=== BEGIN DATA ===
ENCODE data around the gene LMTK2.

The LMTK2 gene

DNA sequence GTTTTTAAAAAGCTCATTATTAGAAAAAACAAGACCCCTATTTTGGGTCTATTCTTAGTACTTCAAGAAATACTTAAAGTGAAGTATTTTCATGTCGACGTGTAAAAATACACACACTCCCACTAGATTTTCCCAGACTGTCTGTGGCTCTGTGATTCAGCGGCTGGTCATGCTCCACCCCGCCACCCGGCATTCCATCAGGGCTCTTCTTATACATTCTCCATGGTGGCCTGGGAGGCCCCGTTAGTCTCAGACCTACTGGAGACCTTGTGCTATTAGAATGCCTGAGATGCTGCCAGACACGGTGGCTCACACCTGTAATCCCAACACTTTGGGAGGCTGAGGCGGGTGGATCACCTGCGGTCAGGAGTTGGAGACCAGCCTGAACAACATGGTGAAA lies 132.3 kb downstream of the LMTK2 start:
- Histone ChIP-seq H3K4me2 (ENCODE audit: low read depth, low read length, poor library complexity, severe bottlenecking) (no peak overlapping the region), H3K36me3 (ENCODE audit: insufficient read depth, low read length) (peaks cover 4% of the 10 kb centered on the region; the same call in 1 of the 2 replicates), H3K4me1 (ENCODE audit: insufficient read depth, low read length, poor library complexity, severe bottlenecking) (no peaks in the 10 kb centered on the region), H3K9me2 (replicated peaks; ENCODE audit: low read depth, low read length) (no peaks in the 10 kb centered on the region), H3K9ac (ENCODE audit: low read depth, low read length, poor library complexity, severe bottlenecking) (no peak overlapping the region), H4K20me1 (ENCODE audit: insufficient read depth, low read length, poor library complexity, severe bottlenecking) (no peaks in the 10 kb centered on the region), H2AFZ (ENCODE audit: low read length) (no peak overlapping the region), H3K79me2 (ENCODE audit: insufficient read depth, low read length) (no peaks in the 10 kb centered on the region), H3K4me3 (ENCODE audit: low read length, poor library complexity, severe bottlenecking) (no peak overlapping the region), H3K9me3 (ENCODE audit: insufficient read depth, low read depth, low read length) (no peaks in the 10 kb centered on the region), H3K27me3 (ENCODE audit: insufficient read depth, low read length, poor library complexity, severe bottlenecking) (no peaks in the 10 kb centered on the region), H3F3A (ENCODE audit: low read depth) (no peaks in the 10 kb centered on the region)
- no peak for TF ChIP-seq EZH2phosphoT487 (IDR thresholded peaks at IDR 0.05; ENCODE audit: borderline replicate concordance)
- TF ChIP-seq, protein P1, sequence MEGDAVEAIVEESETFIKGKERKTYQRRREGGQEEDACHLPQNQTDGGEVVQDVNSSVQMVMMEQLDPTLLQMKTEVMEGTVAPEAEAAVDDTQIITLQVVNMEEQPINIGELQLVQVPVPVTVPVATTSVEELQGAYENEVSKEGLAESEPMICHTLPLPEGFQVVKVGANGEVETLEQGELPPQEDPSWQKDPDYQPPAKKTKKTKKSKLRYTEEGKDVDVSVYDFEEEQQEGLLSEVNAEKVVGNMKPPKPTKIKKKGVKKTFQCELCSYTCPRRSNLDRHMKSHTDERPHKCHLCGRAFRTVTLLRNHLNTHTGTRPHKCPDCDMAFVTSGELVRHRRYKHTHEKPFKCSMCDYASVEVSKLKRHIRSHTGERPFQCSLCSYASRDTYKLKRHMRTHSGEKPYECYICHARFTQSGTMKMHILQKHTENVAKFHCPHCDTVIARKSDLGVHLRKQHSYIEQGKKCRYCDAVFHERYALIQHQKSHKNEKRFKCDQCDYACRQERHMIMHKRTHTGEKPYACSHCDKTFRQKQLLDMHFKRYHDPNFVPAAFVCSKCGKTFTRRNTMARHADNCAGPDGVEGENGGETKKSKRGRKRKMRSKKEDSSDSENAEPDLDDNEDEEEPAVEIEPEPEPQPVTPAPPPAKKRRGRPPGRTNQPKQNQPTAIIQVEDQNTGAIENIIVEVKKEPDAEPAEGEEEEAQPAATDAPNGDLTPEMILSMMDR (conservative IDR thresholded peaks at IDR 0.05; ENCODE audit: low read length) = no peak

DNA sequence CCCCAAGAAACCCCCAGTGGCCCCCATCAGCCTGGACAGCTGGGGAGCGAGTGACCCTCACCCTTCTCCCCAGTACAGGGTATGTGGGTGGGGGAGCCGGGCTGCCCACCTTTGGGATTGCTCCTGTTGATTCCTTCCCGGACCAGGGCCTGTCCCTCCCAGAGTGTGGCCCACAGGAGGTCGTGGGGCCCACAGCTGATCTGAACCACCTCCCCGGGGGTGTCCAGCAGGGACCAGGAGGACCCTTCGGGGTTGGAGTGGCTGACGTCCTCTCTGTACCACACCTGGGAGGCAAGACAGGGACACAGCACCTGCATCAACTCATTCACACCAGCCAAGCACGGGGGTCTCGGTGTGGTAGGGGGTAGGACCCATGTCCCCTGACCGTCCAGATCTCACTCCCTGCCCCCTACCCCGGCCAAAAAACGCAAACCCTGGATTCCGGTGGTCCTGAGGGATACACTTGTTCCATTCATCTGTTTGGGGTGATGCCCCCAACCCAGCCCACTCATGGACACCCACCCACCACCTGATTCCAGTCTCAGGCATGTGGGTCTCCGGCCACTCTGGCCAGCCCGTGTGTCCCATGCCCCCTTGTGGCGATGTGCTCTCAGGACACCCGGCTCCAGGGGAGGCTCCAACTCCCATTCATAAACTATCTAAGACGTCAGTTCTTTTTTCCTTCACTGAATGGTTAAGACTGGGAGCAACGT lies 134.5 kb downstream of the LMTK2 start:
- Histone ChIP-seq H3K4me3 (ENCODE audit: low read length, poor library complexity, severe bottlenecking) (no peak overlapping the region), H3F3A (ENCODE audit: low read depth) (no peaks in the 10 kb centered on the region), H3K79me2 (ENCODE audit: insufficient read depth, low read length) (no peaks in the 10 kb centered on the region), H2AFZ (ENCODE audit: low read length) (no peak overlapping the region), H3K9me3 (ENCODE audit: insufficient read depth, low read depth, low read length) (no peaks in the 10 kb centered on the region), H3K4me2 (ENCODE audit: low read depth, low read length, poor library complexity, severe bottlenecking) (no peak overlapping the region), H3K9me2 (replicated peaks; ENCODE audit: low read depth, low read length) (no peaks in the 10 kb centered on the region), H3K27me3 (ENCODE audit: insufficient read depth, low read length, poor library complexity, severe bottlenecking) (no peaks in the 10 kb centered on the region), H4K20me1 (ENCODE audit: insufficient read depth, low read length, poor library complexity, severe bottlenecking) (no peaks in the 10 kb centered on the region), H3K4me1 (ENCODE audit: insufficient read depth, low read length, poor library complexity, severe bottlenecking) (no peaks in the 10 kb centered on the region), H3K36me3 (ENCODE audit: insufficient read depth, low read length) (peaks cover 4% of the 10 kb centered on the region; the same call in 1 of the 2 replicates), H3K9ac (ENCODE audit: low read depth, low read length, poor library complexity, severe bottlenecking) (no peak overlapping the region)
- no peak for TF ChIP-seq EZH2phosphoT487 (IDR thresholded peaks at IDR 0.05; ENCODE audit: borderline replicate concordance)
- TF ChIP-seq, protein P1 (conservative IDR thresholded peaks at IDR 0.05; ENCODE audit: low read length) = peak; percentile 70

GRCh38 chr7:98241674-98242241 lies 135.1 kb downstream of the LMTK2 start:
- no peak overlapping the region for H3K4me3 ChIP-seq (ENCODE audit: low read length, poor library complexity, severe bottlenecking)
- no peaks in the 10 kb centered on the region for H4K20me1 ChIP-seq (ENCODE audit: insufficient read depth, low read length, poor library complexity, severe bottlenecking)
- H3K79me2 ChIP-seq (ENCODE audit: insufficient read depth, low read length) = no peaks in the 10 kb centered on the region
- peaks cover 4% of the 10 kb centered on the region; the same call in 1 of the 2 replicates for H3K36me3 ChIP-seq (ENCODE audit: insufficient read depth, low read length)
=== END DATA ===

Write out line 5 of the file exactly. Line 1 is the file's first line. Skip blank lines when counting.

- no peak for TF ChIP-seq EZH2phosphoT487 (IDR thresholded peaks at IDR 0.05; ENCODE audit: borderline replicate concordance)